Like all vanishing acts, it's all the more astounding because of its suddenness.
Eknath Shinde, Shiv Sena minister, left Mumbai around 1.30 am along with 21 MLAs for Surat, the citadel of the BJP. The rebel MLAs travelled with vada pao snack packs.
As the Maharashtra government tries to stare down its biggest crisis yet, its self-preservation instincts are questionable. Did Mumbai Police which reports to Home Minister Dilip Walse-Patil (of the NCP), a prominent Sharad Pawar loyalist, miss the en masse movement of the MLAs, all of whom have security details provided by Mumbai police? It is unlikely Patil would have been unaware of the movement of the MLAs.
Contact has been establishednearly 12 hours later, the Sena announced at around 12.30 pm today.
The role in the current crisis of Sharad Pawar is an undeniable headline. After all, it was he who assembled the Maharashtra government out of an unlikely partnership of the Sena, the Congress and his own NCP, pulling Uddhav Thackeray away from his 25-year-long "Yuti" (alliance) with the BJP. Sharad Pawar, at the best of the times, is opaque and a hard political read. But what you can take as a given is that even if the government collapse, Sharad Pawar will remain the most powerful and indispensable political player from and in Maharashtra. No party can form the government without him. Giving flex and core to his political capital is something Sharad Pawar is always in the process of conveying.
The chronology of the crisis is easy enough to piece together. 10 days ago, cross-voting by Sena and Congress members in the Rajya Sabha elections gave the BJP one more seat than it should have won. Yesterday, cross-voting took place again in key elections for the Legislative Council. Eknath Shinde was reportedly reprimanded last night by the usually soft-spoken Uddhav Thackeray. (12 Sena MLAs had voted for the BJP). The Sena was also unable to get the support of independent MLAs and the smaller parties. The conversation about the debacle was the last contact Ekanth Shinde had with the Chief Minister.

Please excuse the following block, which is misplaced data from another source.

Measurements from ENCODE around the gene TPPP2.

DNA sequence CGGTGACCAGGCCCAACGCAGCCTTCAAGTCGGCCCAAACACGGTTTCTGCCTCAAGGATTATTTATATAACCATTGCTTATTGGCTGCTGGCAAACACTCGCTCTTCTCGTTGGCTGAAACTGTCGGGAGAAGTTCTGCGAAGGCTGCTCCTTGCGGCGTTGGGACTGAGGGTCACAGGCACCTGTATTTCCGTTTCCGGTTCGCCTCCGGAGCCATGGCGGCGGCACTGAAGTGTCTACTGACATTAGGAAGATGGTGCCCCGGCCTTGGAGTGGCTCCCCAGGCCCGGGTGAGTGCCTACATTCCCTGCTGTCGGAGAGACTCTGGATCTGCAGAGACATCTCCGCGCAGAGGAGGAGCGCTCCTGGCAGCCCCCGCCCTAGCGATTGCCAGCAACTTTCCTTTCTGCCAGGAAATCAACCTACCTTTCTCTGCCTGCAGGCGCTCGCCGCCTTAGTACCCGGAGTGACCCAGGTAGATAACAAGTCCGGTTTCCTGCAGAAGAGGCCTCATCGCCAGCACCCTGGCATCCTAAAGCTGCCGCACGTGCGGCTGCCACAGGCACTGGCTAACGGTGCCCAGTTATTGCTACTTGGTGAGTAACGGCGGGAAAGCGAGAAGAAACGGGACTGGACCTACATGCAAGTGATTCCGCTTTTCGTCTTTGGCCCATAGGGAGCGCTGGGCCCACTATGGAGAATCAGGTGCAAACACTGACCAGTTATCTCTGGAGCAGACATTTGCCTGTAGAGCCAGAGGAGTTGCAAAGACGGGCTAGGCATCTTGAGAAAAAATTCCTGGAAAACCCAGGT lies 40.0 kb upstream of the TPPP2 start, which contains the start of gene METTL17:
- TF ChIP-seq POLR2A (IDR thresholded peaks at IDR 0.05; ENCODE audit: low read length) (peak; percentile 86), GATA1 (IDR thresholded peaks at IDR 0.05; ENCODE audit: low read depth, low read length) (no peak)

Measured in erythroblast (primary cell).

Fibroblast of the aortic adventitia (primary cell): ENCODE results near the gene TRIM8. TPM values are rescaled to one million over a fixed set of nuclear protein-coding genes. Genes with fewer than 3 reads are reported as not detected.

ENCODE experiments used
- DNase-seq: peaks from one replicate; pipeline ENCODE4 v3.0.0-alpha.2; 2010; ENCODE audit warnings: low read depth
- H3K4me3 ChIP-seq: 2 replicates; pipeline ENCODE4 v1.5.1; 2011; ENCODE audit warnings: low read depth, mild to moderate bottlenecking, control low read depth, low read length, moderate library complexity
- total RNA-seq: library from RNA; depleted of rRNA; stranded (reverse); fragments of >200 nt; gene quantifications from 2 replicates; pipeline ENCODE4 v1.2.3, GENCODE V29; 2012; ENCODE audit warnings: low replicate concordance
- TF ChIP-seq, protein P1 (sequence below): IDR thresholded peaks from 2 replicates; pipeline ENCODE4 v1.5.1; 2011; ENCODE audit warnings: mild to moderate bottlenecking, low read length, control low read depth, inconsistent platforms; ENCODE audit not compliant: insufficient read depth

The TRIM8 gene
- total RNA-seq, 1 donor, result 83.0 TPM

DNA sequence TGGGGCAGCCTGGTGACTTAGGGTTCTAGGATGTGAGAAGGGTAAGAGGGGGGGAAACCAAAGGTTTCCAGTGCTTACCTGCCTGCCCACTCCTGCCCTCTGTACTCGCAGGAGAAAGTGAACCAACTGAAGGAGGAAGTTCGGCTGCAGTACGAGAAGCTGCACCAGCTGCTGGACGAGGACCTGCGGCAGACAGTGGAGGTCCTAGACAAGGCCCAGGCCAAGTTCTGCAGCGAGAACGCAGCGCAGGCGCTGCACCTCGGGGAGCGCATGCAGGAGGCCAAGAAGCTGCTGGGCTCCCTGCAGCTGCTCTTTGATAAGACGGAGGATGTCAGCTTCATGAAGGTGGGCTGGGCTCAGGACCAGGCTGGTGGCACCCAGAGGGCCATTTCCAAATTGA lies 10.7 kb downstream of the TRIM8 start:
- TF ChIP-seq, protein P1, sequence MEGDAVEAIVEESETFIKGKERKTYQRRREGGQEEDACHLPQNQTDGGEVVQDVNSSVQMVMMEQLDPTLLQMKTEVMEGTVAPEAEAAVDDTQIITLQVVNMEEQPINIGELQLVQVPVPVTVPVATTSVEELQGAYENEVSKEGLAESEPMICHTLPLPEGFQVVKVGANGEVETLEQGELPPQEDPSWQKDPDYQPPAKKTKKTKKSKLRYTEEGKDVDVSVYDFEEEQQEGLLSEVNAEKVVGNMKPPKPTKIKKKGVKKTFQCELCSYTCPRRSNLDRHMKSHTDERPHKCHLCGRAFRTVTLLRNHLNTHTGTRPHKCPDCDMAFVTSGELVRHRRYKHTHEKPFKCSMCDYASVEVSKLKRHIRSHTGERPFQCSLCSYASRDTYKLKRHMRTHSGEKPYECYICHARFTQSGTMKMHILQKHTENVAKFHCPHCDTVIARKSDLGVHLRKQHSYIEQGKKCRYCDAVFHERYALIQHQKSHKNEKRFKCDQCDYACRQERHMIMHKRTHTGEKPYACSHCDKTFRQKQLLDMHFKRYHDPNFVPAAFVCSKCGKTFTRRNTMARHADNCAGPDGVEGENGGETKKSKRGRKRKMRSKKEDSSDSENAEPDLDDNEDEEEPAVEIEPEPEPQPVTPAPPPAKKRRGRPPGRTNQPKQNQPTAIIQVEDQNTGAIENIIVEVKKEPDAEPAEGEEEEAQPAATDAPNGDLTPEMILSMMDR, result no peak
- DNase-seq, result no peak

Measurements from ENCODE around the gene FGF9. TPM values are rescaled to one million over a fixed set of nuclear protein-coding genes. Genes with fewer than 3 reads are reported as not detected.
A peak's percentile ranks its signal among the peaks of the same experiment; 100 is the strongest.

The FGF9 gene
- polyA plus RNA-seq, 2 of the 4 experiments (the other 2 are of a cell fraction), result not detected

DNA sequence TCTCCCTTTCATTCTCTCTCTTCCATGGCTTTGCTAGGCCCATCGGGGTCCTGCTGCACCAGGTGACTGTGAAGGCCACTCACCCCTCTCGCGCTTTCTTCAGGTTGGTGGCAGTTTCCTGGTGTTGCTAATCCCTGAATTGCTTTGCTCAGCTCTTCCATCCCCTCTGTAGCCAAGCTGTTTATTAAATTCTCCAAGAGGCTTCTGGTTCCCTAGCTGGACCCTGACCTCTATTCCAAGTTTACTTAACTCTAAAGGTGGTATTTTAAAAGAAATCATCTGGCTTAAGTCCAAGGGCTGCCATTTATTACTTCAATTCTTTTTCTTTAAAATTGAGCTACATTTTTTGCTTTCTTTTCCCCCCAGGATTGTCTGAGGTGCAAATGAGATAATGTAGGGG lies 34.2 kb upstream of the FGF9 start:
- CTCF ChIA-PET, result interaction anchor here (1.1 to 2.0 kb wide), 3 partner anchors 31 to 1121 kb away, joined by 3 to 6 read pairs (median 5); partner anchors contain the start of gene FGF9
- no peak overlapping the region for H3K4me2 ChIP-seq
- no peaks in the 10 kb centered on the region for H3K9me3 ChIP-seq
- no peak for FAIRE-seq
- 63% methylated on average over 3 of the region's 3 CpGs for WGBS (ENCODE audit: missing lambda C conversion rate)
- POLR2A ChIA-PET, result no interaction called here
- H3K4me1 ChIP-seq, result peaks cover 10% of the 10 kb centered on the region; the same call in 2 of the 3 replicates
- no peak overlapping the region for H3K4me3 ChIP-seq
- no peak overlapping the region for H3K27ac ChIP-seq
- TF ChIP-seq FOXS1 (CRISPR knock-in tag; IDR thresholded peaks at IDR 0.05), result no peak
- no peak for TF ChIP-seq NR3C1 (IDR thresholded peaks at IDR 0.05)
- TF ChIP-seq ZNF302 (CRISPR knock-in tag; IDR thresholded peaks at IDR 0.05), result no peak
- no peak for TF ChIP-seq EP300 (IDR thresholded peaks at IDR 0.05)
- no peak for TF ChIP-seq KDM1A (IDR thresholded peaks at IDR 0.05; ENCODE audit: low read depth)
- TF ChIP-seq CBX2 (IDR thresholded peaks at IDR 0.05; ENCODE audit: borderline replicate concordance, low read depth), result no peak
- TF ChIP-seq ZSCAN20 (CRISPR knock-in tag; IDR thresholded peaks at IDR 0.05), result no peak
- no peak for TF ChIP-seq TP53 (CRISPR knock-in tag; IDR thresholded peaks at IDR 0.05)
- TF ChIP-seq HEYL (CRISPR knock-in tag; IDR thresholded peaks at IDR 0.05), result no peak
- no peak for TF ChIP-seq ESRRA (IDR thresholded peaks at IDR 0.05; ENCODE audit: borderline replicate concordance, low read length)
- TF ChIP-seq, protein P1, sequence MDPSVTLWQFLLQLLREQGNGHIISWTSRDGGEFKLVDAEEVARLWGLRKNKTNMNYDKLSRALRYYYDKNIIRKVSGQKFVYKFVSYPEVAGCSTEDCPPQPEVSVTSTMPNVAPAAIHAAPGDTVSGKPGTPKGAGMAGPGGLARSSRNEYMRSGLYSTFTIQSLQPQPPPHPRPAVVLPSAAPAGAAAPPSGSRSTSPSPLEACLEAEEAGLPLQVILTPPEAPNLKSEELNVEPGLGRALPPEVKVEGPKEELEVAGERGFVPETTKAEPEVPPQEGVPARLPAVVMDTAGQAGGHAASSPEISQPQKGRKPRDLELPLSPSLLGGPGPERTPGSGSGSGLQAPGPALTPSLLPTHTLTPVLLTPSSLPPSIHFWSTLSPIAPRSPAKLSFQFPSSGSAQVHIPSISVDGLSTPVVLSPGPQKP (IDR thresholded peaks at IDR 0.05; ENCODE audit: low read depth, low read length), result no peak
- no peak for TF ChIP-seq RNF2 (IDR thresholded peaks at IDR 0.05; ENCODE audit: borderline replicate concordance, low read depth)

Sharad Pawar is in Delhi to serve as a key liaison in the Opposition's plan to contest the Presidential election. The master of mixed signals said last week that he would not be the Opposition's candidate, stating that he wants to remain in active politics. His allies could perhaps have taken that as a sign of something big in the mix.
The 'Operation Kamal' now unfolding in Maharashtra proves the go-getter credentials of Devendra Fadnavis, the former Maharashtra Chief Minister, who reportedly teamed with union minister Narayan Rane to build the crisis.
The latter was the first to sense that Eknath Shinde was upset at the growing primacy accorded to Sanjay Raut, Sena MP, by Uddhav Thackeray. Shinde, who is a mass leader from Thane and used to choreograph the biggest Sena events, felt slighted at the new order of precedence in the party and the government. Sources say that he had no problem with the increasing prominence of the Chief Minister's son, Aaditya, but resented Sanjay Raut. Sources say Narayan Rane and Devendra Fadnavis had a joint meeting with Home Minister who decreed that 'Operation Kamal' in this case should be low-key without involving charter flights to ferry the MLAs, a signature BJP move.
(Swati Chaturvedi is an author and a journalist who has worked with The Indian Express, The Statesman and The Hindustan Times.)
Disclaimer: These are the personal opinions of the author.